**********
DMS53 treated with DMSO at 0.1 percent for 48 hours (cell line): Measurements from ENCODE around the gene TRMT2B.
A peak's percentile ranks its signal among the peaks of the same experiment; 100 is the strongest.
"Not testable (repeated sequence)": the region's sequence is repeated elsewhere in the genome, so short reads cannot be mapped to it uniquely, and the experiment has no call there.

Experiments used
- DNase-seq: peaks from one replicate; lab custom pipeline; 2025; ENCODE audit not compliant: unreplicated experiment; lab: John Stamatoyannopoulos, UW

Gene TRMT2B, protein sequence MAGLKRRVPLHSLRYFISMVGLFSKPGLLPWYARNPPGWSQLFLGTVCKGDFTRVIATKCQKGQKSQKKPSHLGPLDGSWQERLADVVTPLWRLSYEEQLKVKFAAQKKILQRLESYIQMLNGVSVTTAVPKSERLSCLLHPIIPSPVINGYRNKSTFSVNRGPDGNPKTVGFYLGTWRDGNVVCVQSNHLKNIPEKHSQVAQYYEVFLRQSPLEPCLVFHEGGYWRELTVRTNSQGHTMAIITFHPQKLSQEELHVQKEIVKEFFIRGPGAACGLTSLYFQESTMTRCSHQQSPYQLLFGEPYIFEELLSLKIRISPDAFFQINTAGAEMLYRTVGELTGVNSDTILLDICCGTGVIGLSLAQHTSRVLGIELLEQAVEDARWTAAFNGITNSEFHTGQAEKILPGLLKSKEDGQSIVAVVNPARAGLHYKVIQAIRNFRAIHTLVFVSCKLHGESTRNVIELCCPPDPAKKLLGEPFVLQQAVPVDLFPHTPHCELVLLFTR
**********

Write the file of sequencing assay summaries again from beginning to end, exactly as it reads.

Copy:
DMS53 treated with DMSO at 0.1 percent for 48 hours (cell line): Measurements from ENCODE around the gene TRMT2B.
A peak's percentile ranks its signal among the peaks of the same experiment; 100 is the strongest.
"Not testable (repeated sequence)": the region's sequence is repeated elsewhere in the genome, so short reads cannot be mapped to it uniquely, and the experiment has no call there.

Experiments used
- DNase-seq: peaks from one replicate; lab custom pipeline; 2025; ENCODE audit not compliant: unreplicated experiment; lab: John Stamatoyannopoulos, UW

Gene TRMT2B, protein sequence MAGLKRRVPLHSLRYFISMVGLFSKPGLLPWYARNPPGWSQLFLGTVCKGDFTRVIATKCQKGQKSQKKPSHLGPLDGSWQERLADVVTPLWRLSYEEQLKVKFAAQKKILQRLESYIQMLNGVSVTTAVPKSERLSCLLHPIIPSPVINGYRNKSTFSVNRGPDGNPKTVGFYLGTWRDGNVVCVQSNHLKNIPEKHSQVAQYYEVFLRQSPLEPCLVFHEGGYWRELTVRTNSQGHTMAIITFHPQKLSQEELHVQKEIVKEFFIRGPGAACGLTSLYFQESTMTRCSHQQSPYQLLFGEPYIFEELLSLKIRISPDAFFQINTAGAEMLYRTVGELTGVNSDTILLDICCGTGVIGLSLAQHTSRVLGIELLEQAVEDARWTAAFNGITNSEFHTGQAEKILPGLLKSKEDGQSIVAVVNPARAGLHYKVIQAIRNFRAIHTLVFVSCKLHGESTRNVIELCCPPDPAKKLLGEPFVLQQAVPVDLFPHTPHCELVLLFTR